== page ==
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I'm seeing in quite a few pages the use of the plural genitive of 'mann' (manna) being used when referring to the population of the land. In my articles I use the plural accusative case (menn) for population, as it's the direct object of the land's possession. Could someone please clarify for me which is the correct one? KeepWatch 14:37, 8 Ēastermōnaþ 2010 (UTC)

Depends on the sentence, but on this article, menn would appear to be correct. Go ahead and fix that if ya want. — ᚹᚩᛞᛖᚾᚻᛖᛚᛗ 14:43, 8 Ēastermōnaþ 2010 (UTC)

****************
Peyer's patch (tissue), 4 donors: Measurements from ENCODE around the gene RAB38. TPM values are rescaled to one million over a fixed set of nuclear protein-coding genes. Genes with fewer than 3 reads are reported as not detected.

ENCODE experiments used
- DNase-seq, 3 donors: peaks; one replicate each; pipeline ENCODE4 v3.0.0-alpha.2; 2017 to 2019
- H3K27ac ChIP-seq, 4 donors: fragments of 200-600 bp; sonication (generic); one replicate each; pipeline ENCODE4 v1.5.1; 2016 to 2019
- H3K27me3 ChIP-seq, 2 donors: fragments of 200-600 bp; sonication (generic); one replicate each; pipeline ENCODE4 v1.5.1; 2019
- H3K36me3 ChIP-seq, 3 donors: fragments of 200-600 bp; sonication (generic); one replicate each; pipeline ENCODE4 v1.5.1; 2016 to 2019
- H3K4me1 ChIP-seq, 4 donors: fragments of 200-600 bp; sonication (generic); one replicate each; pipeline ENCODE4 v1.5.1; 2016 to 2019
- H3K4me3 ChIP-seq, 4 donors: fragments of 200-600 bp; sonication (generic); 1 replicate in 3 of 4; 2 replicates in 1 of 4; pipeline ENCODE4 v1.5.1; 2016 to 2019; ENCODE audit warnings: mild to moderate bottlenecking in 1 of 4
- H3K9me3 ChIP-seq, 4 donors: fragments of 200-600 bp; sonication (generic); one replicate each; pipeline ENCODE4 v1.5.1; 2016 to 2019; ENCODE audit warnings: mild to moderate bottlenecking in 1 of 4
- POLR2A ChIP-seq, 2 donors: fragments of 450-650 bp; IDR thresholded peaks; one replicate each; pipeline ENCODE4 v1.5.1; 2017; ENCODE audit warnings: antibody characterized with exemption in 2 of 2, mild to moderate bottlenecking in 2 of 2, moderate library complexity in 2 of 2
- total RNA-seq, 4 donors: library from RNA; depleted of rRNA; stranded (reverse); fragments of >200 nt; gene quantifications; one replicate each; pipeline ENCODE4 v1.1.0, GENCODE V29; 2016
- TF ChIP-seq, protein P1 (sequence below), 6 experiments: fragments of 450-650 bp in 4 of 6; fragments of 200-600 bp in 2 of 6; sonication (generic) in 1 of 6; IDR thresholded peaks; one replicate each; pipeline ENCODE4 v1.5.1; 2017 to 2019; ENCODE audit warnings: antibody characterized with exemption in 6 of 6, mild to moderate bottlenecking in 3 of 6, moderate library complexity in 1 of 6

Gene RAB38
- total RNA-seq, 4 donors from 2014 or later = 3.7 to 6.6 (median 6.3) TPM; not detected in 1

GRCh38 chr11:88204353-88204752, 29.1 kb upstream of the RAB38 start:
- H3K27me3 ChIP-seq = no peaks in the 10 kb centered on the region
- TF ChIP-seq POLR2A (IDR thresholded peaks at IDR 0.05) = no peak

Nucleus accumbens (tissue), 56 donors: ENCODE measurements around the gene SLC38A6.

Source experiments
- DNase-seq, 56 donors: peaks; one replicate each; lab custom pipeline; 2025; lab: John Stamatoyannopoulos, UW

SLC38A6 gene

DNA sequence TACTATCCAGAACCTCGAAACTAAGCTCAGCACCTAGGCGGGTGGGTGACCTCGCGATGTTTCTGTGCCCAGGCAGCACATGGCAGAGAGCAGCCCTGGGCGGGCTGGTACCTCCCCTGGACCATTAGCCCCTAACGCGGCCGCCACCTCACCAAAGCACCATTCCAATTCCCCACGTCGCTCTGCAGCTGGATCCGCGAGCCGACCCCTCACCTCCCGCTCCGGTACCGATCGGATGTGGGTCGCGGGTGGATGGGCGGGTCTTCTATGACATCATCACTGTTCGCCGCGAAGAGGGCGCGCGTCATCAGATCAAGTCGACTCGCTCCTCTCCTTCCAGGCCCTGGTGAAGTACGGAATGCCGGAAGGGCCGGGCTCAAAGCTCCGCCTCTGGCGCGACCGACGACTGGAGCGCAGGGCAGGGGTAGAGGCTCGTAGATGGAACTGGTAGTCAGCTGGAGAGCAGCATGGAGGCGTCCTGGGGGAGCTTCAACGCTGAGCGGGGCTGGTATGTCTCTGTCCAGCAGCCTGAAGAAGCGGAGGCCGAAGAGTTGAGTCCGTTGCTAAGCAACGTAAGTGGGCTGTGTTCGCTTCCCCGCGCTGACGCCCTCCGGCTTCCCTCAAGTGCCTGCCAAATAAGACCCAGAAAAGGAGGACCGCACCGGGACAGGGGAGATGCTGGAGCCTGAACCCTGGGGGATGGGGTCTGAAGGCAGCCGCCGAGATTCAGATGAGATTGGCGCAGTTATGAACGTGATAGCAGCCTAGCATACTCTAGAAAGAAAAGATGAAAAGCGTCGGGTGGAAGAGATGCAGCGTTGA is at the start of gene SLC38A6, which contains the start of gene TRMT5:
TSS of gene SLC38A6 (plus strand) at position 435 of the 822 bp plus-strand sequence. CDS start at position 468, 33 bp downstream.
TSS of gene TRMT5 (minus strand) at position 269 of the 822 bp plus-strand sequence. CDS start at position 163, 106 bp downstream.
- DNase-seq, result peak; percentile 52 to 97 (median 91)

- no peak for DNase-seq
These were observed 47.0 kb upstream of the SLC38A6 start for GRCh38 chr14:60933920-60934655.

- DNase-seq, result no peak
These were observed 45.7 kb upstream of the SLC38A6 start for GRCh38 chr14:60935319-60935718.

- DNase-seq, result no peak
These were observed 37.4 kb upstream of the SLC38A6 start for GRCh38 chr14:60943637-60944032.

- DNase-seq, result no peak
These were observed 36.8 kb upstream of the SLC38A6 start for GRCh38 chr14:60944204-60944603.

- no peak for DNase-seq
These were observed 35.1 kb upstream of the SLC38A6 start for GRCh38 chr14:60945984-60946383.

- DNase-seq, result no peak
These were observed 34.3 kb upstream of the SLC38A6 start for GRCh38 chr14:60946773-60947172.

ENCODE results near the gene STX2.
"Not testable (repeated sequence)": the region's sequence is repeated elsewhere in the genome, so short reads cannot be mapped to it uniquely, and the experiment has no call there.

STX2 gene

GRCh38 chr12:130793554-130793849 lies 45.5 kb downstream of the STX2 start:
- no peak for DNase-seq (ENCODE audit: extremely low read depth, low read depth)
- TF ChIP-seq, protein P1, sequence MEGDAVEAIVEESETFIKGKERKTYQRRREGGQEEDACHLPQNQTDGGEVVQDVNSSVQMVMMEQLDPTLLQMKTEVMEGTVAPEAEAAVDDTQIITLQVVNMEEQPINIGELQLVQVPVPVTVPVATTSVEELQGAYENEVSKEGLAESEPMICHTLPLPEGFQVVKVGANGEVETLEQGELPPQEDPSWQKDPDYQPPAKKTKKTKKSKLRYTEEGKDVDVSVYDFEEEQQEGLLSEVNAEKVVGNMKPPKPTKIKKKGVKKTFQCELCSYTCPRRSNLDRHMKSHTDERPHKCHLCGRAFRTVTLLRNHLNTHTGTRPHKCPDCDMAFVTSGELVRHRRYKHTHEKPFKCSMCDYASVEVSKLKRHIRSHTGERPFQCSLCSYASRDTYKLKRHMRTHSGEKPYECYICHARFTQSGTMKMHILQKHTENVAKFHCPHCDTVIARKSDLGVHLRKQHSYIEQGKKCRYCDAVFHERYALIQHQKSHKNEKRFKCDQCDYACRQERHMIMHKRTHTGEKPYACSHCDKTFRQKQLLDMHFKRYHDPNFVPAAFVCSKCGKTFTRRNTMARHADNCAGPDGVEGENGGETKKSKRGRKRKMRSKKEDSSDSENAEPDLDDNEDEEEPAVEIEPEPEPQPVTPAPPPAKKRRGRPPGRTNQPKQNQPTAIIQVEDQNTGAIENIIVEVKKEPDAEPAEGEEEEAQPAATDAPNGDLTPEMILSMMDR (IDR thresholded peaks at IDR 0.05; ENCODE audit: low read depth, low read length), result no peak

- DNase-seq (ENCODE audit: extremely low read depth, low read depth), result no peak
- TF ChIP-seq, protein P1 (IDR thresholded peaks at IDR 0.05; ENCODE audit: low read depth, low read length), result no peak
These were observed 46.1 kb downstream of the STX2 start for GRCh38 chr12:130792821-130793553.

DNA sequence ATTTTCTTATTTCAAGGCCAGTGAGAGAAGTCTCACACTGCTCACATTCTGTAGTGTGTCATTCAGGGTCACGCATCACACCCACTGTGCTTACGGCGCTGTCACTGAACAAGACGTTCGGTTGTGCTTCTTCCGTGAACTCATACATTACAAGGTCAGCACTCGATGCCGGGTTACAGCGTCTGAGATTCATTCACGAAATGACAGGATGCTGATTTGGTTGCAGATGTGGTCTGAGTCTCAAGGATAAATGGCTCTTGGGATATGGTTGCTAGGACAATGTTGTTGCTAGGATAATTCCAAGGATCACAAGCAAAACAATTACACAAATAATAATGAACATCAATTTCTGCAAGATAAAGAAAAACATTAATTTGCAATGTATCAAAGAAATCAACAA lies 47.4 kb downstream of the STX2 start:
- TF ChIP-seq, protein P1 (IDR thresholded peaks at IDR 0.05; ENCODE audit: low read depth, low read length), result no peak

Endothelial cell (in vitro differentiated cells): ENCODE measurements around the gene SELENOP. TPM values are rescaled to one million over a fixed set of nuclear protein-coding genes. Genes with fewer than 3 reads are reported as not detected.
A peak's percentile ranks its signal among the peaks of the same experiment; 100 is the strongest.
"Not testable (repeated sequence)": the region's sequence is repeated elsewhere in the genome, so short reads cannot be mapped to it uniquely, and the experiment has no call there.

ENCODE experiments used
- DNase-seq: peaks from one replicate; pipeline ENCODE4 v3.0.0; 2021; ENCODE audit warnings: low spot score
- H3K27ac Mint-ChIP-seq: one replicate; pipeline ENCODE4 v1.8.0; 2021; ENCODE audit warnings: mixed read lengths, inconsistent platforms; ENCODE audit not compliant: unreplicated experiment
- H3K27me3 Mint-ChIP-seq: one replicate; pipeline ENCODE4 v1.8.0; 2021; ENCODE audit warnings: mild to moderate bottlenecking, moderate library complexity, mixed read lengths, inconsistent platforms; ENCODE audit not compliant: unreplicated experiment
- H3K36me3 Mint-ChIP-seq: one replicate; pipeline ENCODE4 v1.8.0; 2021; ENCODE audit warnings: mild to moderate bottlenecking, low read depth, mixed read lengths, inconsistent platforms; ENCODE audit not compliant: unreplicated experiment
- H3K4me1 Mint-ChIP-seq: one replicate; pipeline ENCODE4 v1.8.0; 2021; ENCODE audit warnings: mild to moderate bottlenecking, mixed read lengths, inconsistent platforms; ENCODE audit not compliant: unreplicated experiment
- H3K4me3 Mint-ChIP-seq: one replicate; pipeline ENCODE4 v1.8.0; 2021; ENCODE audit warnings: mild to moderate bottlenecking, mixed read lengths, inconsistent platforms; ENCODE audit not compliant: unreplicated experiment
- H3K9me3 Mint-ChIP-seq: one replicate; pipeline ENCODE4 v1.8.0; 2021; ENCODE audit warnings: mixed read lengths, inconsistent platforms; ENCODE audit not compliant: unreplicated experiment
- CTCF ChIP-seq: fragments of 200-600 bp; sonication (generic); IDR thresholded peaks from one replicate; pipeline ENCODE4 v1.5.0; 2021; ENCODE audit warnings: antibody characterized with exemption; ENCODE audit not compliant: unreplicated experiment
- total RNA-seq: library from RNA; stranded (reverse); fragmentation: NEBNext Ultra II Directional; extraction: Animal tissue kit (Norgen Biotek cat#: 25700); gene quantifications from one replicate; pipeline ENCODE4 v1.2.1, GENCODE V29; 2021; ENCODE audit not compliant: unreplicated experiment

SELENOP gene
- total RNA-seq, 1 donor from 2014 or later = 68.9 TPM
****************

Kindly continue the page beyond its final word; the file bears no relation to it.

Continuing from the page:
Okay. When translating names of places, is the spelling made more coherent with Old English, or rather should it stay the same as it is in Modern English? (ie/ Honshu = Honscū, Fuji = Fūcgī) KeepWatch 16:40, 8 Ēastermōnaþ 2010 (UTC)
It'd prob'ly be best to use OE spelling rules, as often, the "foreign" names are already rendered into NE spelling (consider that in writing, we never write "Japan" in actual Japanese, nor do we use their script). But since Japanese written in Rōmanjī does indicate long/short vowels, we can at least borrow that directly (since it's one of the rare translation instances that are actually nice to us). -Wodenhelm